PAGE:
How does a company maximize its on-campus presence and engage students seeking careers post-graduation?

    Maximizing an on-campus presence does little to nothing to engage students who are seeking careers post-graduation because they’re no longer on-campus. If you want to reach recent graduates, you’re going to fail if you try to do so through their schools, because the day they graduate is often the day they stop using their career service offices.


    Beyond traditional on-campus visits, are there digital and social strategies that can be effective?

    Until Covid forced employers to stop traveling to college campuses, most students were hired pretty much the same way candidates were hired in 1952. For the most digitally connected segment of the population, the tactics and strategies were the least digitally aligned. Employers were running analog campaigns in a digital age. Covid forced them to experiment, and they found that they could hire within weeks of the requisition date instead of a year or more, and they could hire a far more diverse group of candidates. Also, they could do all of that at about 10 percent of the cost because advertising online is minimal and there are no travel costs.

    There are several excellent resources for reaching students and recent graduates, each with its strengths and weaknesses. At College Recruiter, we believe that every student and recent graduate deserves a great career, so our site has always been built to be inclusive and not exclude candidates from seeing your posting, or otherwise be excluded from your hiring process, simply because of what school they happen to attend or graduate. But if you’re only willing to consider currently enrolled students from a small number of schools, post those jobs directly to their websites of the career service offices. If you do, you’re likely posting through career service office management platforms such as Handshake, Symplicity or Gradleaders.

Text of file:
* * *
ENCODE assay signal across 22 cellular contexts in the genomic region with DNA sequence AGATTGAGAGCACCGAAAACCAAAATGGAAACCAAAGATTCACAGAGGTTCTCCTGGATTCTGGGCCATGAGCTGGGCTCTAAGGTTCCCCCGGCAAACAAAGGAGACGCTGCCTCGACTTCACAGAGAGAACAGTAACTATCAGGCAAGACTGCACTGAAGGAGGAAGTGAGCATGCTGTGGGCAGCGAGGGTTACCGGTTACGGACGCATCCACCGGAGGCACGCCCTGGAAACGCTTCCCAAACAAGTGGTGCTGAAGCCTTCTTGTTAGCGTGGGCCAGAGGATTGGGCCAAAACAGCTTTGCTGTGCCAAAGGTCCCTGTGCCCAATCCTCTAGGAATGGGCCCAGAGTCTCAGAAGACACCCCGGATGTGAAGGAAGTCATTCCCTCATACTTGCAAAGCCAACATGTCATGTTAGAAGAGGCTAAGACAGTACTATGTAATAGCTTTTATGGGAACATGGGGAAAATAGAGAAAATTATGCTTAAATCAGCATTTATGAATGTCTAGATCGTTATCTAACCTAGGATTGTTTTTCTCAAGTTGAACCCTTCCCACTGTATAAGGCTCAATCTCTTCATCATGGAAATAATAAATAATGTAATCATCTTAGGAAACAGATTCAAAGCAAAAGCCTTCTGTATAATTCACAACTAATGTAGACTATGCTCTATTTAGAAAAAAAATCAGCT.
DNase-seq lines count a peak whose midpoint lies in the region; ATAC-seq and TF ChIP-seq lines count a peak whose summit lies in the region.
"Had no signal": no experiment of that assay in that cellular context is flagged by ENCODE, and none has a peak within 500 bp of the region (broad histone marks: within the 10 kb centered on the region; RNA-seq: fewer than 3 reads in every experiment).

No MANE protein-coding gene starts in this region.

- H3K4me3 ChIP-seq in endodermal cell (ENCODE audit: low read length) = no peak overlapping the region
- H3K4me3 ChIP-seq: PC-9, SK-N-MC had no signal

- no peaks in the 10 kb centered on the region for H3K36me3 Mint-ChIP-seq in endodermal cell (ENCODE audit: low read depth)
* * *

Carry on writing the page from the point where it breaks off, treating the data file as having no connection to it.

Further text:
Do you recommend staying in touch with students during their education? How can a company develop a pipeline over time?

    Sponsoring student organizations, even buying pizza for their monthly meetings, is an incredibly powerful way of connecting with students and building a pipeline that will extend past the student organization and to the friends and family members of those in the organization. In addition, consider being a guest lecturer. Most professors welcome non-pitchy guest lecturers.

    Don’t come into the classroom expecting to tell the students why they should work for your organization. Instead, tell them about your experience with the subject matter they’re learning, and allow them to see for themselves that you and your organization are subject matter experts. If they do, the best of the students will seek you out because the best typically want to work with the best.


    What is the one key insight you have for companies who are actively recruiting college students?

    Today, most organizations are struggling primarily with attracting enough applicants. The conversion rate from applicant to interview, offer and hire hasn’t changed much. So, if you’re struggling to hire, it is likely a problem with not enough candidates converting into applicants, which is right at the top of the funnel. The solution is relatively easy to fix: Make sure your job titles are the same as those used by candidates, promote hybrid or remote or work-from-anywhere policies if they’re applicable and display your compensation ranges. Just those changes will likely increase the percentage who apply by two to four times.


    Thank you so much to Steven Rothberg for providing us with his expert advice and being the inaugural interview for our new Ask the Experts section. We will continue to bring you more great information on recruiting from some of the best in the biz. Check back soon!


    Jennifer R. Henley, PHR & SHRM-CP | Chief Customer Officer

    Jennifer Henley is a trusted authority in recruitment solutions and consultative client services. She possesses the Professional in Human Resources (PHR) and SHRM-CP designations, is a proud member of MAHCR, NAHCR and SHRM, and is a featured speaker at HR communications industry conferences and events nationwide.